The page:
Indonesia's president has ordered an investigation into the videotaped beheadings of two men _ allegedly by security forces hired to secure the borders of a palm oil plantation.
Six suspects _ five plantation workers and a farmer _ already have been arrested for their alleged role in the deaths, national police spokesman Col. Boy Raffli Amar said Friday. Eight other suspects are at large.
Indonesia is one of the world's largest producers of palm oil _ used to make everything from lipstick to biscuits to biofuel _ and the rapid expansion of plantations across the sprawling archipelagic nation of 240 million has led to many violent disputes with local communities.
Land is often forcibly seized _ also by timber, pulp and paper companies _ without any offers of compensation. But the allegations by farmers from South Sumatra province, if confirmed, would be by far the most shocking so far.
A dozen men, accompanied by a retired general, traveled to the capital, Jakarta, earlier this week to present their case before Parliament's human rights commission.
They told its members at least 30 farmers have been killed by security forces and men hired by a palm oil company in Mesuji district since 2009 _ two of them beheaded in April.
They presented two video clips as evidence, though one appears to be unrelated to the dispute.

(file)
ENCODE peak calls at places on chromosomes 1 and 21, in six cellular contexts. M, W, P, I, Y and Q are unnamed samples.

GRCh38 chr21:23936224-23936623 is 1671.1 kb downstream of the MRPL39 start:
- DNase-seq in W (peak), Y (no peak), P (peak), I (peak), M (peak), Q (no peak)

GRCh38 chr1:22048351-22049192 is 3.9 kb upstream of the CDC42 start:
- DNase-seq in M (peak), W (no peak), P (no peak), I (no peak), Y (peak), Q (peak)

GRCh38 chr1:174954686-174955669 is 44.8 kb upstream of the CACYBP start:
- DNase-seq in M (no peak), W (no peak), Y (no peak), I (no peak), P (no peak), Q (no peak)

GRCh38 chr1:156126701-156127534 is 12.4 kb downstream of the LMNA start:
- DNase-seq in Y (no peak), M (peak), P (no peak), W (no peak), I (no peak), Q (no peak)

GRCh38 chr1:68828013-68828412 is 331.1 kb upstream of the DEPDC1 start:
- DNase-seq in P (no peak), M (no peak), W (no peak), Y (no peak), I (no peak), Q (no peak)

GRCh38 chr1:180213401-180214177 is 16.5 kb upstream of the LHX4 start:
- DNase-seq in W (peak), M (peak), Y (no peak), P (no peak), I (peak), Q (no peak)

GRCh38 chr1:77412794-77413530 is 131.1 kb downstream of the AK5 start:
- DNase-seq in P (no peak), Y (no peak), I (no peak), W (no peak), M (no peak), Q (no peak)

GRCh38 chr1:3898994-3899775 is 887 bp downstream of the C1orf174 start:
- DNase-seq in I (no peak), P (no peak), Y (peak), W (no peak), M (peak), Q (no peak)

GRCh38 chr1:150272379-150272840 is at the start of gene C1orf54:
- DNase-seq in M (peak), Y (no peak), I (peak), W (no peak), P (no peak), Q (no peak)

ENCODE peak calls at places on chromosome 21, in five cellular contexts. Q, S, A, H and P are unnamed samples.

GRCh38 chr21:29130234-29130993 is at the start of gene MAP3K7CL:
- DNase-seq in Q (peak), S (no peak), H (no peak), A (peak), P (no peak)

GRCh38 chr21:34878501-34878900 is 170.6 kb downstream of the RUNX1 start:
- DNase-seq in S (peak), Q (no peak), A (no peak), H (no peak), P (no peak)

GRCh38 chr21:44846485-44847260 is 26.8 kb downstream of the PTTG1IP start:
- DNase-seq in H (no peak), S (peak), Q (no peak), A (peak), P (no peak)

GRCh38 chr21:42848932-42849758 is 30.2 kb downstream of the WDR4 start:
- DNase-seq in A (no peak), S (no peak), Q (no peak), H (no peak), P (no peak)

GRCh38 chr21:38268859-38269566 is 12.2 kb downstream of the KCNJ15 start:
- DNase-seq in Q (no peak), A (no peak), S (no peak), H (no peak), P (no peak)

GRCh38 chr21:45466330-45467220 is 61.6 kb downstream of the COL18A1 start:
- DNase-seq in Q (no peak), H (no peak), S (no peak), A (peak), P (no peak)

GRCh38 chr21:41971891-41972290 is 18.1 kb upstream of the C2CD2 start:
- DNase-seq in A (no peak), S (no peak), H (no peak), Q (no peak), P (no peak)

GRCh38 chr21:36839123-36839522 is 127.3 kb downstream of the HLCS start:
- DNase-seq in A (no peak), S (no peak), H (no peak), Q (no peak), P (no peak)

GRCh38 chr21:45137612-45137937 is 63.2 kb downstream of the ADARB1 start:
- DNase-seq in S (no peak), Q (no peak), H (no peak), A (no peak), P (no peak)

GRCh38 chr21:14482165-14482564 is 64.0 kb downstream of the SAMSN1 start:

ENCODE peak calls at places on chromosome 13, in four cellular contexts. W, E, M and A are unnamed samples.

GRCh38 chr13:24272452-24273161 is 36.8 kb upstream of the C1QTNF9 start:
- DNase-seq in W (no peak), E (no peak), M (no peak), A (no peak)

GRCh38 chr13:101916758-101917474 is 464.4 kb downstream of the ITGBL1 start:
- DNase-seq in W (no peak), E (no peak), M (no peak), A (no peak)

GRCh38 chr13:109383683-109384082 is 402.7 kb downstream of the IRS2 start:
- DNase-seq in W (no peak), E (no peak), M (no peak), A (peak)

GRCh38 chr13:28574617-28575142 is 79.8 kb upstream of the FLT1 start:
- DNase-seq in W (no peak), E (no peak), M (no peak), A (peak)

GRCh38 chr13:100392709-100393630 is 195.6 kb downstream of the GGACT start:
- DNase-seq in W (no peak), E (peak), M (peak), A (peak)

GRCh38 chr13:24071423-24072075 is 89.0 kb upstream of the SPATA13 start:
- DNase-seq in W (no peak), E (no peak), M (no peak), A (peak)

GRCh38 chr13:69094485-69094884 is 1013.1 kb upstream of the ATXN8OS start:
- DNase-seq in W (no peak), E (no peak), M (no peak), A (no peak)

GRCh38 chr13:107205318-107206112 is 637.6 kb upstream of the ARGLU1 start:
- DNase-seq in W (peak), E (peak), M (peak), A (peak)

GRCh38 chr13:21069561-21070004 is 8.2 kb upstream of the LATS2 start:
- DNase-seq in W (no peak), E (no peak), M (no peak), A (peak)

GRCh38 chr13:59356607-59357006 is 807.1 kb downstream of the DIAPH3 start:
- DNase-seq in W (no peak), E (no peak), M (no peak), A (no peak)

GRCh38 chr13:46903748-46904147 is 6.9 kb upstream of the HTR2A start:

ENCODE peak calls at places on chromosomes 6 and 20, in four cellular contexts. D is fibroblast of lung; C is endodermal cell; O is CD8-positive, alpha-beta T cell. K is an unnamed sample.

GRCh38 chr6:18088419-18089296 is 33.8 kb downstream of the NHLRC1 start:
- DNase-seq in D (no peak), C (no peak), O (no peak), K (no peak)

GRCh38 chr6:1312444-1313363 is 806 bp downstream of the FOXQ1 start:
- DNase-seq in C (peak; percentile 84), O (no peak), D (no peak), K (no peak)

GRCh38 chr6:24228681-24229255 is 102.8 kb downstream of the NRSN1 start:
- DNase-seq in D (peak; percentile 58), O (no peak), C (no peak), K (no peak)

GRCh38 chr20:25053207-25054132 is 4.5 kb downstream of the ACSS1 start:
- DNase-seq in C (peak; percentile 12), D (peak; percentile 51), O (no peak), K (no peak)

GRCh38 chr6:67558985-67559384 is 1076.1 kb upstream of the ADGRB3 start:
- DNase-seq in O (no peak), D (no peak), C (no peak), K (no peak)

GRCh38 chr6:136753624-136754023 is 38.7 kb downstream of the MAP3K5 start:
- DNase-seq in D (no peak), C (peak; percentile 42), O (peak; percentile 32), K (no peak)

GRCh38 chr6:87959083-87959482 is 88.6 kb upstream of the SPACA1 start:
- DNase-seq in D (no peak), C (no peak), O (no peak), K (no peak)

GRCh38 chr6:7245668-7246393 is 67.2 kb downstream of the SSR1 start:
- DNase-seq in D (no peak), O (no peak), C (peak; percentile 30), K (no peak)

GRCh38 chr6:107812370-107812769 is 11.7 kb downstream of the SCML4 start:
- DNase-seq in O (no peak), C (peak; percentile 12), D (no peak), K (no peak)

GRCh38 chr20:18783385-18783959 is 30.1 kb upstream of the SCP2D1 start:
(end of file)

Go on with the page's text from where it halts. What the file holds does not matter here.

In the first, a decapitated corpse is shown hanging from an electricity pole in Mesuji, according to witnesses. Then it jumps to another headless body on the ground, masked men, some toting assault rifles, milling about in the background.
Next, two bloody heads are shown on the roof of a truck, also in Mesuji.
The other clip appears to unrelated, however, possibly from the separatist insurgency in southern Thailand, judging from the dialect and words of the assailant.
It shows a man dressed in camouflage standing in the woods, an assault rifle slung over his shoulder, holding onto a freshly severed head by the hair. "Fathoni Darussalam," he says triumphantly, using the cry of Pattani separatists in southern Thailand. "Freedom! Freedom!"
Ifdhal Kasim, who heads the National Commission on Human Rights, condemned the killings.
But the details, he said, remain very murky.
There appear to have been several, separate deadly clashes in the last year between farmers and three palm oil companies in Mesuji _ which straddles South Sumatra and Lampung provinces.
As concession sizes grew, he added, thousands of people were driven from their homes.
Facing protests, one of the companies formed an integrated security team, consisting of civilian guards, members of an elite police unit and military troops to protect their plantation, he said.
"It's not clear who was behind the beheadings or the other killings," he said. "But if there's even a hint that security forces were involved, they should be investigated first."
Farmers also appeared to have killed at least five plantation workers and security guards in retaliation for the beheadings, he said.
President Susilo Bambang Yudhoyono, meanwhile, said he was shocked by the claims.
He immediately sent a task force made up of officials from the Ministry of Security and the national police to investigate, according to his spokesman Julian Aldrin Pasha.
Associated Press writer Ali Kotarumalos contributed to this report.